"The summers wet, green and gold;
The winters wet, snow-filled and cold;
Fair Cascadia, land of the morning mists;
God's favourite latrine when he yearns to take a piss."
- A verse from an obscure drinking tune in a pub in da-Tstsaqrar
"...My journey to the southern lands was one of great intrigue to say the least. For many years in my youth I spent time brooding over a trip there; concocting plans, coaxing sailors and longshoremen for stories and fables- pouring over books, atlases and codices. I, like all others brought up on tales of the Old Empire, thought the lands a wonder of nature and a center of culture, art and civic duty. In ancient times I was told the fort cities of the Cascades served as waypoints for sailors heading south to the richlands of the Gold Coast. Settlement along the coast was intensified when it was found that many precious metals hugged the coastline and Cascades, easily accessible for kobold and dwarves. The swaths of broadleaf trees; some hundreds of feet tall dotted the Cascadian coastline, which made for a profitable industry of timber. What made for rare animals in Polaria were abundant and common southward in the forests of Cascadia; and for this reason entrepreneurial fur-trappers could make an easy living selling pelts by for great profit. The forts grew and size and brought a stark contrast to the region; one of urban splendor, opportunity and hard work- and one of natural beauty, sylvan charm and exploratory wonder.
When finally I came of age enough to travel southward I hopped on the first boat I could find with little more than notes (written mostly in my memory), food, clothes for a month's journey and a great desire to explore. I remember spending days aside the ship; hoping and waiting for the signs of the morning mists I had so eagerly heard of, the sights of the glorious Cascades rising up unto the heavens; the passing by of ships filled with pottery, jade and gold from the south- ships heading from the north in search of rare products for trade.
But we saw nothing but rain, hail and cloud. Days at sea and not a ship or land in sight. From a distance I could see the tops of white-capped mountains, which for a time was spectacular; but I admit I soon resented their site at dawn every morning, wishing that they might extend themselves somewhere useful where I could chance upon a hot-meal or some entertainment. But I must digress and turn back to the rain. I cannot forget the rain. Everyday, anytime and anywhere; for in Cascadia I am told it is gray 8 months a year, with clouds ready to spill at a moment's notice. Say what you will of Cascadia's abundant minerals, trees or fur; if there is one thing Cascadia has truly in abundance, it is rain, rain... rain.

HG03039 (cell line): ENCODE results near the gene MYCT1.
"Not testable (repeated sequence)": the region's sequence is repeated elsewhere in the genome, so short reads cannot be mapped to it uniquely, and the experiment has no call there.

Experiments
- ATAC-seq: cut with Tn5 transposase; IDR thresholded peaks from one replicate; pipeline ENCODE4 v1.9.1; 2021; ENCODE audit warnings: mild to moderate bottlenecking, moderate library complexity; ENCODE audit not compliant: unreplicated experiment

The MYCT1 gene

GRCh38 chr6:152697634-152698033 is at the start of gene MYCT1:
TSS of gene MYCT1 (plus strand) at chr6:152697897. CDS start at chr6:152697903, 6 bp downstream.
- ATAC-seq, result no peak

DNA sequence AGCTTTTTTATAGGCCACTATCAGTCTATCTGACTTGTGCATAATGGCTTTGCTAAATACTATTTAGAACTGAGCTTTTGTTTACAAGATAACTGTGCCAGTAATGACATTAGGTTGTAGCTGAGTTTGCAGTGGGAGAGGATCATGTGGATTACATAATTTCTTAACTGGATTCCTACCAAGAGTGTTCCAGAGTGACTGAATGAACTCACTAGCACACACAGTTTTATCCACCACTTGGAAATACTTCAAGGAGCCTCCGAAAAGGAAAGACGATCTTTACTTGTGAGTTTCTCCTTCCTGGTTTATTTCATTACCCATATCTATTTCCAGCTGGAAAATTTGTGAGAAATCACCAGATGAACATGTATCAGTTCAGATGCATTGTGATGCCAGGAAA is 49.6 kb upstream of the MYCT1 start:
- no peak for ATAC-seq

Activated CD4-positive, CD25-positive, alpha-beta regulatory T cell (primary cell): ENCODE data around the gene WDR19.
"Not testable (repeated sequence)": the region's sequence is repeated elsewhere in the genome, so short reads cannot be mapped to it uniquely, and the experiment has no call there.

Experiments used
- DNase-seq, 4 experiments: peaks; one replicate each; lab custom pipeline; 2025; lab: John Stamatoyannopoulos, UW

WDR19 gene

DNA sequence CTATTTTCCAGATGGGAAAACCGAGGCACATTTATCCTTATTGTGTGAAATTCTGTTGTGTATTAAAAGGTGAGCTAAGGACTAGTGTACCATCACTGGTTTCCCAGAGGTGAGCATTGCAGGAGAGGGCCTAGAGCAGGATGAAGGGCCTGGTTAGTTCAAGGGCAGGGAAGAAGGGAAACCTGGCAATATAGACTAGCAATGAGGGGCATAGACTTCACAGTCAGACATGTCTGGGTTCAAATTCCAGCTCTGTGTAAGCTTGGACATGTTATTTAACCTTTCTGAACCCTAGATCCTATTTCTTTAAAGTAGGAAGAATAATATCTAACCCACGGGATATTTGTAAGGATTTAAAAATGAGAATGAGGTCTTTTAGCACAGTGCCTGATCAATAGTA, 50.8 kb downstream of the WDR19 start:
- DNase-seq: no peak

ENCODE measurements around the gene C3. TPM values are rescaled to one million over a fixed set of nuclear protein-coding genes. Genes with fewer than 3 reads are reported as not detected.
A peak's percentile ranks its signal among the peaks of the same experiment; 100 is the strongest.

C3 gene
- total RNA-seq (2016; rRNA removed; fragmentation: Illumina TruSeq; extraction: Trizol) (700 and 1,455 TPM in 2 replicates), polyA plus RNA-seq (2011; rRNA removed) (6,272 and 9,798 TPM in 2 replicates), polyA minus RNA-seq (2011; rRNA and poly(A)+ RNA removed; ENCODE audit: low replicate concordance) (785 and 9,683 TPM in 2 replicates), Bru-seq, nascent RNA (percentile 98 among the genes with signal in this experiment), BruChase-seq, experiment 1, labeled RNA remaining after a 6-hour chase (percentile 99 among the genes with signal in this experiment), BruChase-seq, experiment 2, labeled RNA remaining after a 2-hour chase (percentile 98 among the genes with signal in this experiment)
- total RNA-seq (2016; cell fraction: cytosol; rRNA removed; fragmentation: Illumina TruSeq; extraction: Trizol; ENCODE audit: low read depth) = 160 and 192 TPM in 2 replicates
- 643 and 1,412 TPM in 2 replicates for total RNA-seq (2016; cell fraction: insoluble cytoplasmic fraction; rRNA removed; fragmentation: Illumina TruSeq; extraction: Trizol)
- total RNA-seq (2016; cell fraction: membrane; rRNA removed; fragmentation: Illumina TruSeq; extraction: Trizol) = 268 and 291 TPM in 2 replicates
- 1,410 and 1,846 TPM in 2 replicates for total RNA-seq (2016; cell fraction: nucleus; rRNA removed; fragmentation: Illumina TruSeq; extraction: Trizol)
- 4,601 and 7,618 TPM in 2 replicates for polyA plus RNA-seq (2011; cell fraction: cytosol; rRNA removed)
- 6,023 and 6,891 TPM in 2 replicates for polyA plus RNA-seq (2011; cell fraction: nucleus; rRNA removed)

After nearly a week, the ship's first officer told us we would soon be docking in the city of da-Tstsaqrar; located deep within the mouth of Dragon's Bay. At this my vigor returned and I got very excited, and distinctly remember sitting packed with my things ready in tow to hop off the boat at a moment's notice. I hoped to be the first on deck to spot the city from afar. da-Tstsaqrar, once known as Ap-Tsqrutany . I knew it to be an ancient port city millenia old- once the principal seat of the Old Imperial Navy and housing one of the largest and most spectacular ruins of the Old Temples of the Six. I had heard it to be a center of the arts, to have retained many glorious relics of the Imperial Age and to be a preserver of many of the Old Ways and Imperial Culture long since lost to us here in the Near North.
But- though I was not first to spot the city, I may have been first to smell it. The stench, even for myself; who had spent some time fighting in the Fields was overwhelming. When finally the massive twin-spires of the city, called the Swords of Tsqrutany came into our sight from miles away, I could see both their splendour... and their decay. Built several millenia ago they appear to have scarsely seen a proper scrubbing, let alone polish in the years since the Empire had fallen. Around the towers were great tall walls; gating off the city's prosperous and wealthy from its poor, undesired and transient traders shopping wares from abroad. Pillars of smoke rose from the guildhouses and metallurgies on the shore and hordes of people from many races criss-crossed through its narrow streets like bees round a hive. As we neared to dock we passed by many of them; traders, crafters, farmers and conmen. I saw in plain sight many a time necromancers bargaining with the Mournful over the price of demagifying fresh cadavers, Priests openly prosthelytizing in the streets; the sounds of babes crying, drakes brawling and rokhs singing.
It was chaos; utter and complete chaos. It was then I think I found a ressentiment of my interest. While I hoped perhaps in other cities the splendor of my youth would turn out to be true, it was then that I truly began to understand Cascadia; the true Cascadia- a region long divorced but still struggling with the memories of the Old Empire, a region facing unprecedented political turmoil, a region suffering from extensive economic stagnation or decline and a region marked by the immense contrast between its heavily urbanization and immense distal isolation from areas more prosperous and enduring."
- From The Memoirs of Ishichyratt s-Sr, by Ishichyratt s-Sr VIII (Dr.); 4,024 D.A. U-Tsqrut id an Irttan, II was an ancient and glorious emperor of the Ntebkkakau Empire; and the city's name (Ap-Tsqrutany) thus once bore his name.